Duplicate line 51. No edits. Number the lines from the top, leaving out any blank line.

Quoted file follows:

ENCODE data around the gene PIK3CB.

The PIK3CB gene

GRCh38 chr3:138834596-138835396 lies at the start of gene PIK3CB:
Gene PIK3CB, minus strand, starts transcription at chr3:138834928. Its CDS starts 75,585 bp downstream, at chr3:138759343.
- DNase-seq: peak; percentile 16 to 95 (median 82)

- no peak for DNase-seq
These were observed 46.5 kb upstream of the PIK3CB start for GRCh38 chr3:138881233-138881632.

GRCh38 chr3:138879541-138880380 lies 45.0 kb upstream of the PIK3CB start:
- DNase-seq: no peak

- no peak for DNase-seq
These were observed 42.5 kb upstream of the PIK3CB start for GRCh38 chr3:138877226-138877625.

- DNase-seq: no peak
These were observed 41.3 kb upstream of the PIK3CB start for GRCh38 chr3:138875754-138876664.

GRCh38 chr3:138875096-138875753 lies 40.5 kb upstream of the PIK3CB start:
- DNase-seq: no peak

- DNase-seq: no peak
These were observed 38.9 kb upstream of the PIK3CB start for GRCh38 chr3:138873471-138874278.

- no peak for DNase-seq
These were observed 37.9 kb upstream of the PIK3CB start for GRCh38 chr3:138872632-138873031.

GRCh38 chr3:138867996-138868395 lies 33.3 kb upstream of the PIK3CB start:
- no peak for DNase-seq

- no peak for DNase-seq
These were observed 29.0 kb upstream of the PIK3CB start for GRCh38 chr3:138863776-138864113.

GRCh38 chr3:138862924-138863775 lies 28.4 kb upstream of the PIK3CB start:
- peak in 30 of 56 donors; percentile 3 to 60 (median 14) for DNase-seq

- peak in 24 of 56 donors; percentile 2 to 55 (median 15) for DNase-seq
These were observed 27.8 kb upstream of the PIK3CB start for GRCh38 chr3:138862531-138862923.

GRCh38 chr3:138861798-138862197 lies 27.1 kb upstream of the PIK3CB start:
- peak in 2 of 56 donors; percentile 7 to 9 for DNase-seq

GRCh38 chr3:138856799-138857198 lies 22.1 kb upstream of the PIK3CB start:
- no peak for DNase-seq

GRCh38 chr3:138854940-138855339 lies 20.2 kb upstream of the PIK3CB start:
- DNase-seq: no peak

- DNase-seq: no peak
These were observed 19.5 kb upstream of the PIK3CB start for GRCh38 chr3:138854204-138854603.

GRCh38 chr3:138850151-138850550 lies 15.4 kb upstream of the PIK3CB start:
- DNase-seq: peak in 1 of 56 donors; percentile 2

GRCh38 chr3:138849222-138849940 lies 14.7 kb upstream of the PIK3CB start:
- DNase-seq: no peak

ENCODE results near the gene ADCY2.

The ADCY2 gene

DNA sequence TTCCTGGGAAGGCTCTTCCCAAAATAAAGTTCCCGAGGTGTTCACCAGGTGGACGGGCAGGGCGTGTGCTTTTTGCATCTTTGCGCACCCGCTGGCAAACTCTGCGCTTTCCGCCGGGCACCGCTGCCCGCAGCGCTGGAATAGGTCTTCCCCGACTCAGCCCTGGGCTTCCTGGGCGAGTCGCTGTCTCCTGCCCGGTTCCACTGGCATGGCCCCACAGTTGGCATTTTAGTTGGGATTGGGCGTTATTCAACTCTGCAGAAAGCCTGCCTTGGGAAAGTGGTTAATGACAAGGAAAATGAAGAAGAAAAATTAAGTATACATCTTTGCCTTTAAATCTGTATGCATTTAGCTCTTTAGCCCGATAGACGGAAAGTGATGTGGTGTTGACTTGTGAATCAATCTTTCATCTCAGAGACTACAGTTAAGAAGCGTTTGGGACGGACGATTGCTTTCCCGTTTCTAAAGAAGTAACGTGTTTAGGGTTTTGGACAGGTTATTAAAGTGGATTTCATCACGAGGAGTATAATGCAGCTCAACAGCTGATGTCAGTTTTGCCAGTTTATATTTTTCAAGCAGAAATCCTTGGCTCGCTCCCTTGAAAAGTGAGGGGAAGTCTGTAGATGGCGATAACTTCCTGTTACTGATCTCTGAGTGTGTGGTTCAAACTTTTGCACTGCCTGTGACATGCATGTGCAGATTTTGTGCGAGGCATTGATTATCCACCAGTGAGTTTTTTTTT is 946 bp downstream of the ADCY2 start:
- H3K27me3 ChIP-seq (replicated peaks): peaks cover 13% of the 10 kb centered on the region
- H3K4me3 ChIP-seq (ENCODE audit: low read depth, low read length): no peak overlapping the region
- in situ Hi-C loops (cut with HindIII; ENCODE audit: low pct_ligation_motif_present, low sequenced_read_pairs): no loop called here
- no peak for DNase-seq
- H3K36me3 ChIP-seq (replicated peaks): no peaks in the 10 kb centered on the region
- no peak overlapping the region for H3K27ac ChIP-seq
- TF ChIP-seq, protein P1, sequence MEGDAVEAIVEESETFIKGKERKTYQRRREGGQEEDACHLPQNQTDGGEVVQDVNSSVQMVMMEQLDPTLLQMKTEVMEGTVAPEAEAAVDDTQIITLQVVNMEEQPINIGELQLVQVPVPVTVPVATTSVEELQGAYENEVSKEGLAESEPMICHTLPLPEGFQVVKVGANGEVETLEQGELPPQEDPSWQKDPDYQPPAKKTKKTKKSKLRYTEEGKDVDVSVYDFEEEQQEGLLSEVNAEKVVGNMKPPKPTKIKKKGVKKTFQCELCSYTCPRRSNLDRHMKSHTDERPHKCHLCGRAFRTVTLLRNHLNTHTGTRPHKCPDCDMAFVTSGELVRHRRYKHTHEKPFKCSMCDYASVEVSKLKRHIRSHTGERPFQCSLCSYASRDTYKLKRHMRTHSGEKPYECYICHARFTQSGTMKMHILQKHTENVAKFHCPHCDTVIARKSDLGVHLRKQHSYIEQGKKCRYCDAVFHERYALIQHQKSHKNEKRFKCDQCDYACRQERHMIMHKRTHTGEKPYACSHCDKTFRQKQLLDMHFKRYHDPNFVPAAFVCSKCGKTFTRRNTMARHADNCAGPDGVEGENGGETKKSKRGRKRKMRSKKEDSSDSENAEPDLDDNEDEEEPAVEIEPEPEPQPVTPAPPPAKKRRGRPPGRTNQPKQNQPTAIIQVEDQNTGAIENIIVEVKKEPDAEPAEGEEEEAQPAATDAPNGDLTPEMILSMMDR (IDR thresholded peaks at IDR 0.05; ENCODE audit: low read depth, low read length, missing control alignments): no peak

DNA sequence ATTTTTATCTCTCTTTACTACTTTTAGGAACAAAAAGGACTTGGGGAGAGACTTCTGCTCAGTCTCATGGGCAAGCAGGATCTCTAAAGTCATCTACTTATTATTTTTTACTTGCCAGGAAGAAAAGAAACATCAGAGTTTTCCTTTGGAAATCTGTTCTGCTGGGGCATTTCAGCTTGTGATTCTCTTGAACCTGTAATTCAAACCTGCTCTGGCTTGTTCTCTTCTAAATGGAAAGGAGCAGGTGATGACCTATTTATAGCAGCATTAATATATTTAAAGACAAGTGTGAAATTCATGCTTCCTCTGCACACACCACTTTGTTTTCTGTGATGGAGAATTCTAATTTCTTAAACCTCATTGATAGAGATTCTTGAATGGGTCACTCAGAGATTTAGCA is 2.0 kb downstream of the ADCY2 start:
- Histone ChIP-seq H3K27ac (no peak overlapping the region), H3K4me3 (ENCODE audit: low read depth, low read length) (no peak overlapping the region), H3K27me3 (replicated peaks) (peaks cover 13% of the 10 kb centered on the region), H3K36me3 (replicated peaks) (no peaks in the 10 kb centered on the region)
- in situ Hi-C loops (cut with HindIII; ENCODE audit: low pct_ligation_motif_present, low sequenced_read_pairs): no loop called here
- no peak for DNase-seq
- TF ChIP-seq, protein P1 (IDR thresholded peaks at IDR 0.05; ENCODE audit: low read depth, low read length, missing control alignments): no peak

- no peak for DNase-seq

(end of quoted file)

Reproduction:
- Histone ChIP-seq H3K27ac (no peak overlapping the region), H3K4me3 (ENCODE audit: low read depth, low read length) (no peak overlapping the region), H3K27me3 (replicated peaks) (peaks cover 13% of the 10 kb centered on the region), H3K36me3 (replicated peaks) (no peaks in the 10 kb centered on the region)